MMJ hearings today at the Pennsylvania capital, predictably going nowhwere. That could all fall in line with the 80 some percent of the public who want MMJ legal if the politicians can stuff some of the cannabis cash in their own pockets somehow.

    2. lockedoutofMYfriggenshed says:

      this proves the main thing that holds legalization back…..MONEY! its all about money. not that their is anything wrong with cannabis,its just about the money. how shitty does that REALLY look? this article needs to get out in msm! I mean ,they all do but this tells the REAL story…sickening!

    3. Patient says:

      Paranoid conspiracy theory doesn’t help our cause…

    4. Anonymous says:

      Know thy enemies. Only then can you defeat them. Keep shining the sunlight on that scum and eventually they will be sanitized. Great job Sabrina.

    5. mexweed says:

      The billion dollar profits mentioned by Sabrina are impressive, but consider this figure from the new Surgeon General Report: $igarette $moking costs the US economy $289-billion a year and almost half of that is for medical care– i.e. a big percent of the money made by doctors, hospitals, drug companies is for “managing” avoidable $moking-related diseases which will be drastically cut back by cannabis legalization because (A) millions of kids will experiment with cannabis instead of tobacco and NOT get hooked on something that causes high profit di$ea$es; (B) once cannabis is legalized, “paraphernalia laws” will fall away and no one will be afraid to own or carry a vaporizer or a 25-mg -Long-Drawtube One-Hitter (safer alternatives to the 500-mg joint or the 700-mg H-ot B-urning O-verdose M-onoxide high-profit $igarette).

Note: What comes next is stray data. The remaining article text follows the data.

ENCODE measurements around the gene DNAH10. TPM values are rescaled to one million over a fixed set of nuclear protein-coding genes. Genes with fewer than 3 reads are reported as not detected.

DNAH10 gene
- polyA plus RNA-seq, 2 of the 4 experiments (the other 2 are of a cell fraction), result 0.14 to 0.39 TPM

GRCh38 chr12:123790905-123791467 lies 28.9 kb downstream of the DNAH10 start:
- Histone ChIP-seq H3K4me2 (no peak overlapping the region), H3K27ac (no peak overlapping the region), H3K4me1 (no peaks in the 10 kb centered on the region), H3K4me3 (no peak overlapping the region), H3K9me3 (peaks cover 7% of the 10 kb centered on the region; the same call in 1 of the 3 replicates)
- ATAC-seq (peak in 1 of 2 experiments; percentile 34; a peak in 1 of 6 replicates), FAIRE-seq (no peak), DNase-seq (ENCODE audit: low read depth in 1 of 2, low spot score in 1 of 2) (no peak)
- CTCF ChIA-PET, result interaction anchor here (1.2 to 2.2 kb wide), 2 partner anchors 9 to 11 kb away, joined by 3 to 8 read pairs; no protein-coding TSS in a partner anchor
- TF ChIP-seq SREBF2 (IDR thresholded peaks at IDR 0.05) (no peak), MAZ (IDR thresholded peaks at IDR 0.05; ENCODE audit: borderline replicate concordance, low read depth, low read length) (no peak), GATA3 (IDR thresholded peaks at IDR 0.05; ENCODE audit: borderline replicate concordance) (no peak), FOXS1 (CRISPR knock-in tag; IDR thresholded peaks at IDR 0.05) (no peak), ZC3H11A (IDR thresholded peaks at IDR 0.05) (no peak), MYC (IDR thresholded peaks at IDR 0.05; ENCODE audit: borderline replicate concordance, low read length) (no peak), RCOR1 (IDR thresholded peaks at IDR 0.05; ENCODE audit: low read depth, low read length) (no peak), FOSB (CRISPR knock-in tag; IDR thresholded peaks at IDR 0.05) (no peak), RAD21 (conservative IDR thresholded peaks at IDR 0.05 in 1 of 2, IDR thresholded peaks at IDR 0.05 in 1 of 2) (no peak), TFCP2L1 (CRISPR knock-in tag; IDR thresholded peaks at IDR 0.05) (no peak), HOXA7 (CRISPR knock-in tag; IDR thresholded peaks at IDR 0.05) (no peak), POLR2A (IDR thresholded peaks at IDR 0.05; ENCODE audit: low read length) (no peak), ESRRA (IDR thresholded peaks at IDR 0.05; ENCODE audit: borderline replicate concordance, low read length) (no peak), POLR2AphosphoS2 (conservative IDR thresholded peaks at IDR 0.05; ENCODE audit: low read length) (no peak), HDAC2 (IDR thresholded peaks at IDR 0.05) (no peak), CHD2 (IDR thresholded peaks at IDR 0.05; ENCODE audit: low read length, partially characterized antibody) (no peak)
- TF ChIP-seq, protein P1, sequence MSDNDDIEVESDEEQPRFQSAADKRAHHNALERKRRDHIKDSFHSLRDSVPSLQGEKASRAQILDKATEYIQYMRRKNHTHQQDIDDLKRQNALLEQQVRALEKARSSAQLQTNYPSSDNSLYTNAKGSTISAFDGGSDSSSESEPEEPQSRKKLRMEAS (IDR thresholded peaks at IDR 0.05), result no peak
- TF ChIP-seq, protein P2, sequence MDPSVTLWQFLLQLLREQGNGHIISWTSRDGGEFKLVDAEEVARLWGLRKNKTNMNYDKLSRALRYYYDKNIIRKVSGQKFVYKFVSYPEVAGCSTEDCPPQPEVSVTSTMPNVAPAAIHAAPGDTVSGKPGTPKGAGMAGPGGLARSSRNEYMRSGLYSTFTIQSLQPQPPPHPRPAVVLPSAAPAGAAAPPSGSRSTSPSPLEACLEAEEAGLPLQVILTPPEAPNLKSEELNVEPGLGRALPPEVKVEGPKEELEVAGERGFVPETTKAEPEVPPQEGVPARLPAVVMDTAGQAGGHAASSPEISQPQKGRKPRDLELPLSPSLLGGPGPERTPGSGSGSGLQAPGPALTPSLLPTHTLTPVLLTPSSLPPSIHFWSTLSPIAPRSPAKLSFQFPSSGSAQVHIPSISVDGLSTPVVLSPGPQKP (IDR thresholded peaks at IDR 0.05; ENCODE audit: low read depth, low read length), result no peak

6. Ray Walker Jr. says:

      Corruption in the form of an “Industrial Complex” has been an evolving parasite on this country since the day we dropped anchor on the shores of America. Accountability will always rein supreme in the fight for keeping legislators within their roles as stewards of democracy. When we speak of any problem and cite its unjust attributes without citing the core cause we waste valuable time and do nothing to solve the problem. And citing the CSA as core cause to the longevity of cannabis prohibition is precisely marking the ground where the fight centers itself.